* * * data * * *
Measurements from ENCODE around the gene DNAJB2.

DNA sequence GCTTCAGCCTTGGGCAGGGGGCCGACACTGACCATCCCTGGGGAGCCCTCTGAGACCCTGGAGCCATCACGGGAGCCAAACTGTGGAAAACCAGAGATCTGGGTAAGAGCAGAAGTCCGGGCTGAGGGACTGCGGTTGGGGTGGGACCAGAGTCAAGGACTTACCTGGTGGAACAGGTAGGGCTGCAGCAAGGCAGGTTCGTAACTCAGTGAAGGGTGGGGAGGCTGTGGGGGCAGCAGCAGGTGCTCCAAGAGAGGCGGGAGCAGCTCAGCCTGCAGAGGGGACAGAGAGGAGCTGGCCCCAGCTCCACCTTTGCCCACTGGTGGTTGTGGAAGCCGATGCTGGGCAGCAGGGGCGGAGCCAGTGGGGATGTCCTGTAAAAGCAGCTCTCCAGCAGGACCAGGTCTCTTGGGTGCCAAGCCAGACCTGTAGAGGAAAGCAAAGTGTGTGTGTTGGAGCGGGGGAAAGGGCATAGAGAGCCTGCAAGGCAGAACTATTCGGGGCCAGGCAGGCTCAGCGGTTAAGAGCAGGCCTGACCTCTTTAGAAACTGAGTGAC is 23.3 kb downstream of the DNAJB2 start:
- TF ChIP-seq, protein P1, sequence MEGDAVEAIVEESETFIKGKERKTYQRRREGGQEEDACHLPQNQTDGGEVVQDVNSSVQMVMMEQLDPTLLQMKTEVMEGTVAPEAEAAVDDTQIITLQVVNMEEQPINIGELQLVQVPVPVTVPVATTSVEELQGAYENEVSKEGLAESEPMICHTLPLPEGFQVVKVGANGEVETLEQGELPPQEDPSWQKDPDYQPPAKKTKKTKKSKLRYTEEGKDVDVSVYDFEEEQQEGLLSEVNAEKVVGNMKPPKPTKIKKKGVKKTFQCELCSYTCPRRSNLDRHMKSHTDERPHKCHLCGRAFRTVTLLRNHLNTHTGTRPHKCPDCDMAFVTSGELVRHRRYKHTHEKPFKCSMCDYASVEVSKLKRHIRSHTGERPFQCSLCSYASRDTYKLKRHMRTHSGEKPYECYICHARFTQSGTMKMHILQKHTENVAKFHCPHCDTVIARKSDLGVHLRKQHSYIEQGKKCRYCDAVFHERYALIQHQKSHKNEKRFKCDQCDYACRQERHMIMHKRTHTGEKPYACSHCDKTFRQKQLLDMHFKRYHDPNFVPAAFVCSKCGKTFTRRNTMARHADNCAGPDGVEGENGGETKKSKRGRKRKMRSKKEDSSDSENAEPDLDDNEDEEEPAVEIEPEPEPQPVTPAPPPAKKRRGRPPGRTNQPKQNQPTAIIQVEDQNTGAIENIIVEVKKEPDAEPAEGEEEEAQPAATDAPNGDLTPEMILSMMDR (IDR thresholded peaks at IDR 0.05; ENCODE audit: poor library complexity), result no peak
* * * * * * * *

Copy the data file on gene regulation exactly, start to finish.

Measurements from ENCODE around the gene DNAJB2.

DNA sequence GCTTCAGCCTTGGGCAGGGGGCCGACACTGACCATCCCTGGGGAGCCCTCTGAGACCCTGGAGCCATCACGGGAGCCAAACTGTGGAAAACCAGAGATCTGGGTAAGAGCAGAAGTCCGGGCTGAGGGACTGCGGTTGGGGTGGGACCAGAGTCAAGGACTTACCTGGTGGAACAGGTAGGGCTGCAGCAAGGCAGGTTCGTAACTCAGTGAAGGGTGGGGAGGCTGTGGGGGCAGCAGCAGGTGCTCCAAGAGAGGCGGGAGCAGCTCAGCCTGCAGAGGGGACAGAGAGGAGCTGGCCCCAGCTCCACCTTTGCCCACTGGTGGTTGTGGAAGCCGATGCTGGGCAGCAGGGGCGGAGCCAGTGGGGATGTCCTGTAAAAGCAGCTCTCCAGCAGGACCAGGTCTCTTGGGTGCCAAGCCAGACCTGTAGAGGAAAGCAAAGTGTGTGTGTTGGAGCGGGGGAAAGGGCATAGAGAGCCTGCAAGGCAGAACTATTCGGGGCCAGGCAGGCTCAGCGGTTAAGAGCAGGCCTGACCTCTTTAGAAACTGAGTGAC is 23.3 kb downstream of the DNAJB2 start:
- TF ChIP-seq, protein P1, sequence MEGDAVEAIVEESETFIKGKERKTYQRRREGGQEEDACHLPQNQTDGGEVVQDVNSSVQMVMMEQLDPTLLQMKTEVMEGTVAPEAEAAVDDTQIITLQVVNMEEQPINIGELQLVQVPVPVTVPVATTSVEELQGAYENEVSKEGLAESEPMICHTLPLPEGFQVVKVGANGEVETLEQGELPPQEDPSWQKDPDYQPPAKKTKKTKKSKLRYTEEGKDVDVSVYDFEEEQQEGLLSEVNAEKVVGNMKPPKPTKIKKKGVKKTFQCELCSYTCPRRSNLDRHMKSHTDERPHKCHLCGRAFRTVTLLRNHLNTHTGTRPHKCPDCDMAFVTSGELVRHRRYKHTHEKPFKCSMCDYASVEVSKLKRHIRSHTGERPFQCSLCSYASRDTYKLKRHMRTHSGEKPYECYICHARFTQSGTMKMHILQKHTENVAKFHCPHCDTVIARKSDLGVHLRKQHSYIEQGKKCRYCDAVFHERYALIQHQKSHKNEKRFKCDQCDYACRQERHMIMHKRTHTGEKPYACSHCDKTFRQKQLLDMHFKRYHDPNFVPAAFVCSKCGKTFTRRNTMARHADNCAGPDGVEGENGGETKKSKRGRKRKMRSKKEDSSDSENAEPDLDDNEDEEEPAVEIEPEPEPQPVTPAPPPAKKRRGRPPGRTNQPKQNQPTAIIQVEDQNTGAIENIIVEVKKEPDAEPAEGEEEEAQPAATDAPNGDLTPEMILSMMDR (IDR thresholded peaks at IDR 0.05; ENCODE audit: poor library complexity), result no peak